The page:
"Janárddano, in the person of Rudra, having consumed the whole world, breathes forth heavy clouds; and those called Samvartta, resembling vast elephants in bulk, overspread the sky, roaring and darting lightnings." -Wilson's Vishnu Purána.


On the destruction of the previous worlds, the beings that inhabited them, and were in the possession of merit, received birth in the Abhassara brahma-lóka; and when their proper age was expired, or their merit was insufficient to preserve them any longer in a superior world, they again came to inhabit the earth. It was by the apparitional birth they were produced; and their bodies still retained many of the attributes of the world from which they had come, as they subsisted without food, and could soar through the air at will; and the glory proceeding from their persons was so great that there was no necessity for a sun or a moon. Thus, no change of seasons was known; there was no difference between night and day; and there was no diversity of sex. Throughout many ages did the brahmas thus live, in all happiness, and in mutual peace.* There was afterwards the formation, upon the surface of the earth, of a peculiar substance like the scum that arises upon the surface of boiled milk; but it was free from all impurity, as the virgin honey in the cell of the bee. This attracted the attention of one of the brahmas, who took up a little of the substance with his finger, and applied it to his mouth; but as its taste was most delightful, it excited the wish for more; and a principle of evil was now first manifested among the beings of the earth, who had hitherto kept themselves pure. The other brahmas soon began to follow this example; by which the glory proceeding from their persons was extinguished, and it became necessary that a sun and moon, and other shining bodies, should be brought into existence.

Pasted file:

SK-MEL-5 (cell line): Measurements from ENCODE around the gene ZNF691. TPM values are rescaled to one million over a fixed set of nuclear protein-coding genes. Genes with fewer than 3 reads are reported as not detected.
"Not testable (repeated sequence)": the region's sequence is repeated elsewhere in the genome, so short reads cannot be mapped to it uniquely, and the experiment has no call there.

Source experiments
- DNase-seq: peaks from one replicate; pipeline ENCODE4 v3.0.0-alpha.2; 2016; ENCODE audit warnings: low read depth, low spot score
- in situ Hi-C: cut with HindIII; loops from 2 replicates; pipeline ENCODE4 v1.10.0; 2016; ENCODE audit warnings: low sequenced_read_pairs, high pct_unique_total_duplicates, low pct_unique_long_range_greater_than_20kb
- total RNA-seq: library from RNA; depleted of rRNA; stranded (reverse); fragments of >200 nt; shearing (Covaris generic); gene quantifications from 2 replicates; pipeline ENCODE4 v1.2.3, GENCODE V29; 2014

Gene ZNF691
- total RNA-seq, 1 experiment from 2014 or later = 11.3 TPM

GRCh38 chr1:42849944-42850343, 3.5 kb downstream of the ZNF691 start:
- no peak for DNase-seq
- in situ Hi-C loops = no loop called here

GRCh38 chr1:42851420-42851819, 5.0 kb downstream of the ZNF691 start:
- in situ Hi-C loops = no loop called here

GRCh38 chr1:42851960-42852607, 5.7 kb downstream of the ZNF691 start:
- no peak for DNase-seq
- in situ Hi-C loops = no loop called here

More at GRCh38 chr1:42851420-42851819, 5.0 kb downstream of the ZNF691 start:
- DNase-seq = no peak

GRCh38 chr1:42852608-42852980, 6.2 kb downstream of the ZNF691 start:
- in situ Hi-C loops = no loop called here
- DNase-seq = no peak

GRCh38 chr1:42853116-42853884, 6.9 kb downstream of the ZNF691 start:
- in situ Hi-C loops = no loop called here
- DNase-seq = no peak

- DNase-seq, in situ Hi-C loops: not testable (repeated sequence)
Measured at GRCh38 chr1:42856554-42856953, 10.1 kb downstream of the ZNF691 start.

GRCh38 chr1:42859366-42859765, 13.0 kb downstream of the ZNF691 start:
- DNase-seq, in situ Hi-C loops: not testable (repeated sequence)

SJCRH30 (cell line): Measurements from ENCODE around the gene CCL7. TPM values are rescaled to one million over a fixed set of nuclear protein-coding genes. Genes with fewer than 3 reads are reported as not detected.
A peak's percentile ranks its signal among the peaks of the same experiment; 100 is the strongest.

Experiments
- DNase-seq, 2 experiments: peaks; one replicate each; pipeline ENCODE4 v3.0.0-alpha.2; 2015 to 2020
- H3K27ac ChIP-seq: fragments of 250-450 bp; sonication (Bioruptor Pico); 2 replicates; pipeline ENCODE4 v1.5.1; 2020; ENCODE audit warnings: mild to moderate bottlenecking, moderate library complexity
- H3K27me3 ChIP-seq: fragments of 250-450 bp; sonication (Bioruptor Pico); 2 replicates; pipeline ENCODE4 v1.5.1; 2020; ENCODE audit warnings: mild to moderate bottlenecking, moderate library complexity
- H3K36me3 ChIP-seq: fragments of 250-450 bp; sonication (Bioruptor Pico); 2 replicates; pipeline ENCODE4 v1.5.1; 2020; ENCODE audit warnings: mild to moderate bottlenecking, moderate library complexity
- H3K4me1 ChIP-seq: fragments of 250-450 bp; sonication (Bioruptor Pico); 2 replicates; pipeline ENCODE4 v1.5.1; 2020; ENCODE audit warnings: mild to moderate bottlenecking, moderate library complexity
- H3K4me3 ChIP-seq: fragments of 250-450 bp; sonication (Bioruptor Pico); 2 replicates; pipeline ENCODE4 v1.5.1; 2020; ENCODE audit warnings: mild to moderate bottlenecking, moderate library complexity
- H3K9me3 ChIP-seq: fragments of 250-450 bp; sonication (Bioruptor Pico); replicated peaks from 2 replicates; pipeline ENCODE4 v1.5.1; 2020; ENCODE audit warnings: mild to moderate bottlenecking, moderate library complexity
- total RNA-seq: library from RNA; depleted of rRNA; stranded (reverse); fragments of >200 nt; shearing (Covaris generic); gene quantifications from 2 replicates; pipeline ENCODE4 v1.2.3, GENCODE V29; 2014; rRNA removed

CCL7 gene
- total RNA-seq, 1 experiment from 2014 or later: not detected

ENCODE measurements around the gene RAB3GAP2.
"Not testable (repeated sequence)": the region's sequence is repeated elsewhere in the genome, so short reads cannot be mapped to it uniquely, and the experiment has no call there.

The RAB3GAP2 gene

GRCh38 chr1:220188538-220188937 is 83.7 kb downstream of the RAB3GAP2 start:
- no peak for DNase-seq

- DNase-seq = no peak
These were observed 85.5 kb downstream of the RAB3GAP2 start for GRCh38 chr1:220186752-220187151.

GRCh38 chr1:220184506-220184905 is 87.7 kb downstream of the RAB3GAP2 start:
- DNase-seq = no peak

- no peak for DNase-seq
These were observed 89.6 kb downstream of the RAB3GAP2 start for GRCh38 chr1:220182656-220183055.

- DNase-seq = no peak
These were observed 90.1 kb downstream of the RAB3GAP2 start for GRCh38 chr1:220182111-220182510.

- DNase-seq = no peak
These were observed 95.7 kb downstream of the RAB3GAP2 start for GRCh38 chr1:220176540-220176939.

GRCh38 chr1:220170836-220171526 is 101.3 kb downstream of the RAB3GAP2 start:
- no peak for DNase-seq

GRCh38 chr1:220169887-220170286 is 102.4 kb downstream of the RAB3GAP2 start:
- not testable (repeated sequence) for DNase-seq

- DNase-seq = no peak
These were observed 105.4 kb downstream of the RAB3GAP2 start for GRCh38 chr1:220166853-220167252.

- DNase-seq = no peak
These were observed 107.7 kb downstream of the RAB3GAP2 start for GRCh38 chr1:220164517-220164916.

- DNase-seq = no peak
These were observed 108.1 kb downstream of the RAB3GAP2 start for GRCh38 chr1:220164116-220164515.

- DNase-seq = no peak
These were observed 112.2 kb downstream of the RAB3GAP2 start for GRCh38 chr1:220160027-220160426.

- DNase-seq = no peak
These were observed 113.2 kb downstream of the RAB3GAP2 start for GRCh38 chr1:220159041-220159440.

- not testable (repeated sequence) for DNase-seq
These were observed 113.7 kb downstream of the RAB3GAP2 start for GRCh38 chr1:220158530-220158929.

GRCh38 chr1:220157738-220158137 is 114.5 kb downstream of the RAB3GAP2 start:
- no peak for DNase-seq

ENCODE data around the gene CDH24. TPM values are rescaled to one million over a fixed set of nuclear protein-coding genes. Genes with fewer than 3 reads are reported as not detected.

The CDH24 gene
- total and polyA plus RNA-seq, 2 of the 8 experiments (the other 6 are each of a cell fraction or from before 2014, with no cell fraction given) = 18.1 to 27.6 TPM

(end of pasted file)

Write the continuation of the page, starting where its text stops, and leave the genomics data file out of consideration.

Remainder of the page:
The whole of the brahmas assembled together; and after expressing to each other their regret for the loss of the privileges they had once enjoyed, they determined upon forming a sun. By the power of their united karma this was effected; and the shining body thus produced was called súrya, from sura, might, and wírya, energy. The name of Sun-day was given to the day upon which this luminary was formed. Before the assembly had dispersed, the sun went down, leaving the brahmas again in

"The beings who were created by Brahmá, of the four castes, were at first endowed with righteousness and perfect faith; they abode wherever they pleased, unchecked by any impediment; their hearts were free from guile; they were pure, made free from soil, by observance of sacred institutes. In their sanctified minds Hari dwelt; and they were filled with perfect wisdom, by which they contemplated the glory of Vishnu."--Wilson's Vishnu Purána.

darkness, which led them to resolve that another light should be formed. By their united karma the moon was then produced; and they called it chanda, from channa, thought or determination, because they had determined upon forming it, when the sun went down. To this day they gave the name of Monday. Upon the five subsequent days, they caused the five planets to appear in order, viz., Kuja, Budha, Guru, Sekra, and Sæni; and to these days respectively they gave the names of the planets thus formed.